In 1925, Duzar,1 while studying blood pressure in childhood, observed that epinephrine given intravenously to children suffering from chorea caused cessation of choreiform movements for a period of from ten to fifteen seconds. As the effect of the epinephrine wore off the choreiform manifestations returned. By applying this observation empirically, he hoped to be able to cure chorea with repeated injections of epinephrine. Desiring to use large doses of epinephrine, he produced an alkalotic reaction of the blood by giving large doses of sodium bicarbonate.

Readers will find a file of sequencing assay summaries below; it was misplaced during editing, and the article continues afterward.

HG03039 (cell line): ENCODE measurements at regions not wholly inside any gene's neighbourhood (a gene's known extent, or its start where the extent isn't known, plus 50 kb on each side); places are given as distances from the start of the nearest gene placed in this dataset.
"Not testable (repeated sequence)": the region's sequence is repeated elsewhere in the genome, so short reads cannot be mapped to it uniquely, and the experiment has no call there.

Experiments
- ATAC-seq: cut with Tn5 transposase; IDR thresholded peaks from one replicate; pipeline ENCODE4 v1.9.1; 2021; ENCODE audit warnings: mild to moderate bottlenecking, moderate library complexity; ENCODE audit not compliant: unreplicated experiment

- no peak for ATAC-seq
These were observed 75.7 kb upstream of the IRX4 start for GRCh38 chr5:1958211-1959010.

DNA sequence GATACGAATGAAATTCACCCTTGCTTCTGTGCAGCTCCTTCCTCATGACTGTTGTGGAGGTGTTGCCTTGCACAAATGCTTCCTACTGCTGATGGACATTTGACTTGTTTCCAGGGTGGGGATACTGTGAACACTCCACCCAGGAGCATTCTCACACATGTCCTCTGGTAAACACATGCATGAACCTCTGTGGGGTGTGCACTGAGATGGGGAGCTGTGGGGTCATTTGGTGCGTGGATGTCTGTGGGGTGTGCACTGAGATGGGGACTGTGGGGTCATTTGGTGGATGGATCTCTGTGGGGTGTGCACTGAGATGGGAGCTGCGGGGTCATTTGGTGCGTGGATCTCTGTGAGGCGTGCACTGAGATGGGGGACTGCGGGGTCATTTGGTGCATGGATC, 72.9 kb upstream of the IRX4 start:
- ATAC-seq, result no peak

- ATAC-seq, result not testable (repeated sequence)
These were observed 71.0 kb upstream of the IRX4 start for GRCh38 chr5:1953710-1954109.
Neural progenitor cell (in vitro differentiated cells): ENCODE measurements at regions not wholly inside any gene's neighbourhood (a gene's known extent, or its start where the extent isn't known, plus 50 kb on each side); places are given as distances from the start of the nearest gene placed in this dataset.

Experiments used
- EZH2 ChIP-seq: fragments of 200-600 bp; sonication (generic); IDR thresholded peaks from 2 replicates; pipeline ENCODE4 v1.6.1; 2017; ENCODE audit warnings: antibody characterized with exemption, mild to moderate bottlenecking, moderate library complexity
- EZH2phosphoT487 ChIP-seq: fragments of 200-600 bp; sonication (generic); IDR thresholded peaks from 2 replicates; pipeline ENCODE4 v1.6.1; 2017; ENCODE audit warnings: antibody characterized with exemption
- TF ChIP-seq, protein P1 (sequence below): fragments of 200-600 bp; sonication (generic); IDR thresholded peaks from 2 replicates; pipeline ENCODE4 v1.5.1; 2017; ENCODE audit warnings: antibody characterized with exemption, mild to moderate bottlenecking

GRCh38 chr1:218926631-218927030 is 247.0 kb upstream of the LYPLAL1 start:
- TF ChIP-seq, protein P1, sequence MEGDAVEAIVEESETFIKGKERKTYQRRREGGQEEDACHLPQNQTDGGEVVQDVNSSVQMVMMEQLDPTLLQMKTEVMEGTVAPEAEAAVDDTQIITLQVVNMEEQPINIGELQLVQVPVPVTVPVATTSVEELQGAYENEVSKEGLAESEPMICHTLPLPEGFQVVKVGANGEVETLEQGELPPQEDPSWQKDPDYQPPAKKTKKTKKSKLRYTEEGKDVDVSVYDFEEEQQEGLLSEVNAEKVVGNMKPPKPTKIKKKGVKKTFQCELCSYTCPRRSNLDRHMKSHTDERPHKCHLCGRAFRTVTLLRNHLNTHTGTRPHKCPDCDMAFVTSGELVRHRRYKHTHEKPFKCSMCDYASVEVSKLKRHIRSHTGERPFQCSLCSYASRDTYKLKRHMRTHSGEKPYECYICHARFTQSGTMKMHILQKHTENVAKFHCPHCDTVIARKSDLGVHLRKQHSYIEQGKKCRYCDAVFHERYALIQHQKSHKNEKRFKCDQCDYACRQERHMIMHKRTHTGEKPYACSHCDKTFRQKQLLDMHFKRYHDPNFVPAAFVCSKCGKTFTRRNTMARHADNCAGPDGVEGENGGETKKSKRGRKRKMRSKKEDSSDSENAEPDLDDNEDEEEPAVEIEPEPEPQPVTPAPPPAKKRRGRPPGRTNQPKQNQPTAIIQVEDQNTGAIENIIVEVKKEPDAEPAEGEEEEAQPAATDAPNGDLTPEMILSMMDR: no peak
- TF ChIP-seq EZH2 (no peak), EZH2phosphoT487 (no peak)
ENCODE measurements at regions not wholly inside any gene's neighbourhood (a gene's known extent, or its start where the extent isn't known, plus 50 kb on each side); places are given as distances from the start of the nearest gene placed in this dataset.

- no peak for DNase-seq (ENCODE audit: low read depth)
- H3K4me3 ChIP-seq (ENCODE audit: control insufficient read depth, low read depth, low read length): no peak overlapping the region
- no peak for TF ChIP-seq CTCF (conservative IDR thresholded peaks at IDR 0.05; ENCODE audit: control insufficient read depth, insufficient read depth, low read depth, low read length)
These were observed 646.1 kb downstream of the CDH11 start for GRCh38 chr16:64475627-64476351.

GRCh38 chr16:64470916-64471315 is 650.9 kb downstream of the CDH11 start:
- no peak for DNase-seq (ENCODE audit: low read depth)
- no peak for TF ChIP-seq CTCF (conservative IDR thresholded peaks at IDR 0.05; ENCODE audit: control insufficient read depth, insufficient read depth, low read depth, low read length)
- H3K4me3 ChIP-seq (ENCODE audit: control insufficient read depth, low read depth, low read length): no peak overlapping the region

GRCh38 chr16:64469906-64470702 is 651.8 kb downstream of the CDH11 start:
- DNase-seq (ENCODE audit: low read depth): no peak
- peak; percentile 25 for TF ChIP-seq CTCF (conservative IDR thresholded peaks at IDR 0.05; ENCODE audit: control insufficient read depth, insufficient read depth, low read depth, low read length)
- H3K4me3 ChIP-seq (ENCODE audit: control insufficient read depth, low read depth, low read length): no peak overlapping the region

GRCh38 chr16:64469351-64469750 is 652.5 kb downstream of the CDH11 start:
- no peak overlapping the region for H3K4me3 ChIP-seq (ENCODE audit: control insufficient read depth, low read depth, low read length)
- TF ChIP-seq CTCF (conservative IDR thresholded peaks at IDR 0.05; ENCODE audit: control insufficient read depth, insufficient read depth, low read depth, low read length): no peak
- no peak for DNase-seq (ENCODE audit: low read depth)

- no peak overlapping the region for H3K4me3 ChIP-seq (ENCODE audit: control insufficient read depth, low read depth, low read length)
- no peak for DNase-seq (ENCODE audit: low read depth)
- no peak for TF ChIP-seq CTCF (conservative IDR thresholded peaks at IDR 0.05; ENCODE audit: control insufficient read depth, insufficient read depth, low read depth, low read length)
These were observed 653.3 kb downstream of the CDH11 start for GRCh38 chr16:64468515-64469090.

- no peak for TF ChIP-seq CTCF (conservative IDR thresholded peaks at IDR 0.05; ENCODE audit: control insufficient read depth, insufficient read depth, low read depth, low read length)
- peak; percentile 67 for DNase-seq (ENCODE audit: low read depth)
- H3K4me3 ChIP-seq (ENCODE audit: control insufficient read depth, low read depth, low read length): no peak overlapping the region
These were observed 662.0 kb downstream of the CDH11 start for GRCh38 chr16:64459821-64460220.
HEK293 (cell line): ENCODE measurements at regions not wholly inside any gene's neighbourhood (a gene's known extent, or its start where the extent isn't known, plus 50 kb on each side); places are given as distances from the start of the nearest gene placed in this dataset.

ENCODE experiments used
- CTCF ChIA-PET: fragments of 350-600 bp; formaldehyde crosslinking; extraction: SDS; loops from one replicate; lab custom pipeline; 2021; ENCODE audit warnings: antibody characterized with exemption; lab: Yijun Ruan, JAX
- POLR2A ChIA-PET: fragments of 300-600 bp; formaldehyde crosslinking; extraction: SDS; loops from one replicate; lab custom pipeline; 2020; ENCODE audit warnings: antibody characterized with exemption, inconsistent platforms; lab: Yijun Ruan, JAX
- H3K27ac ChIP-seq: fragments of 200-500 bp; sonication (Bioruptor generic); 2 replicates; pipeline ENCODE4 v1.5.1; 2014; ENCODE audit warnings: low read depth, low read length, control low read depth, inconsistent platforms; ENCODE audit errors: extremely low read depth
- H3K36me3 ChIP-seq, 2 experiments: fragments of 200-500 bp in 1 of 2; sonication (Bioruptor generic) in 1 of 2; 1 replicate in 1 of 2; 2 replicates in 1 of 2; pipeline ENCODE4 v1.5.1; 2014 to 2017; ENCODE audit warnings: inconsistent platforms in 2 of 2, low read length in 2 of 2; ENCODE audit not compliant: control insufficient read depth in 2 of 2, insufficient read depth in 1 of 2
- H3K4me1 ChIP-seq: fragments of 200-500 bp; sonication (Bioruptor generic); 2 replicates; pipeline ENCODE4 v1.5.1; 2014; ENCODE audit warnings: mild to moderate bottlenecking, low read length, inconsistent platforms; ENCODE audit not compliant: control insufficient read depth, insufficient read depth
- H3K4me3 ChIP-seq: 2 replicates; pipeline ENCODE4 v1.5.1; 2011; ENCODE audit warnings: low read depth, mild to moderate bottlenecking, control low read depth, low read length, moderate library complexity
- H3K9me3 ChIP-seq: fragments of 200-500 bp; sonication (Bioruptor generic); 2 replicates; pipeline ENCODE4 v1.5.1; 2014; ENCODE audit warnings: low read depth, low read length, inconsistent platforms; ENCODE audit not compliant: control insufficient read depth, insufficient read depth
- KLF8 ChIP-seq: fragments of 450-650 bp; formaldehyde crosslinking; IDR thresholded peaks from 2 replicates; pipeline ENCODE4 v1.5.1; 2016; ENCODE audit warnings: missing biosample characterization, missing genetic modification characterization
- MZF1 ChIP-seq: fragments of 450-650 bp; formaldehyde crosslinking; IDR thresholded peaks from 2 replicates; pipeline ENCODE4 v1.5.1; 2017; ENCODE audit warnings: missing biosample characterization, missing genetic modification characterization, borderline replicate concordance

Appreciating the significance of Sydenham's chorea and its allied rheumatic manifestations, and also that until this time arsenicals, bromides, nonspecific protein therapy and other medications have not proved to be adequate remedies, we welcomed Duzar's suggestion and believed it worthy of trial.
He outlined the following procedure, which he used as a routine:
1. Sodium bicarbonate, from 20 to 30 Gm., is given daily